First Advisor

Lee J. Haggerty

Term of Graduation

Fall 1985

Date of Publication


Document Type


Degree Name

Master of Science (M.S.) in Sociology






Income distribution -- Oregon -- Portland Metropolitan Area, Discrimination in housing -- Oregon -- Portland Metropolitan Area, African Americans -- Housing -- Oregon -- Portland Metropolitan Area



Physical Description

1 online resource (3, 78 pages)


Changes in the patterns of income and residential segregation were examined in the Portland Metropolitan Area. The 1970 and 1980 Census of Population and Housing were used in calculating the indexes of dissimilarity between black and white populations. The data indicated a significant decrease in the residential segregation of blacks in suburban areas between 1970 and 1980. The central city area still remained highly segregated with a segregation index of 69.5.

Taeuber's index of dissimilarity was used in calculating the unevenness in the distribution of income between blacks and whites. Suburbia showed a significant decrease in income segregation compared to the central city area. Overall, both residential and income segregation were dropping at a much faster rate in the suburban areas than the central city areas.

To examine the effects of socio-economic status on residential segregation, a sample of 138 blacks was drawn from the population of higher status blacks in the city of Portland. Residential choices of the influential blacks were examined to determine whether or not their influential status was accompanied by a tendency toward greater integration as opposed to greater segregation. The 1980 Census Tract Street Index was used in this analysis. The data show that despite the improvement in socio-economic status, a majority of these blacks still lived in the "ghetto" area (59%) and only 14% lived in suburbia. Therefore, the data show no significant relationship between the gains in the status and the tendency toward more integration. This tendency bears directly upon the issue of voluntary segregation.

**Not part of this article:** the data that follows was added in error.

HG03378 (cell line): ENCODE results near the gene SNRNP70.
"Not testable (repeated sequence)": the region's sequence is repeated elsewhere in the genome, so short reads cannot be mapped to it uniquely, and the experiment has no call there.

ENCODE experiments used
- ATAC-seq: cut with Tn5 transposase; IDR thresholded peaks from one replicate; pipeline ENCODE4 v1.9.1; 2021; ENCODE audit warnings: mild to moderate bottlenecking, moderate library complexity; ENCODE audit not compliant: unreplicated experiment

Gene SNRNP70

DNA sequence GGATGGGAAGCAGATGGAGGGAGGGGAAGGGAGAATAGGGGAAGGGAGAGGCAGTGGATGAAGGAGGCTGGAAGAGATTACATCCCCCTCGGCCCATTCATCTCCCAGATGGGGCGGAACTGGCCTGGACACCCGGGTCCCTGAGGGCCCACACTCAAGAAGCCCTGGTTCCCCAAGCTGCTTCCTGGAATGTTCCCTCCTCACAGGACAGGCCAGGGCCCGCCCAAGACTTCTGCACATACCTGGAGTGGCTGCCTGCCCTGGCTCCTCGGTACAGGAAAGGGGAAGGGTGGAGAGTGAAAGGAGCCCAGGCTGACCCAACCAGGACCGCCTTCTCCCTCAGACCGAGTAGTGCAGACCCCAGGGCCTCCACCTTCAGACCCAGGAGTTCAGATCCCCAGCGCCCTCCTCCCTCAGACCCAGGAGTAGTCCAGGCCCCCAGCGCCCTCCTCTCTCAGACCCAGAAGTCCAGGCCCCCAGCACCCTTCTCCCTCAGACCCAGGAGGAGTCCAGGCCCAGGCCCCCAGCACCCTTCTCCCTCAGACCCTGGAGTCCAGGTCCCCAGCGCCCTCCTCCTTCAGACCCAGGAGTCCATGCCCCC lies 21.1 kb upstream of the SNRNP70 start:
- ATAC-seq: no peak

The data shows strong support for hypothesis two holding that change in income inequality results in change in residential segregation. That is, if we reduce the income differentials between black and white populations, racial residential segregation will be minimized.


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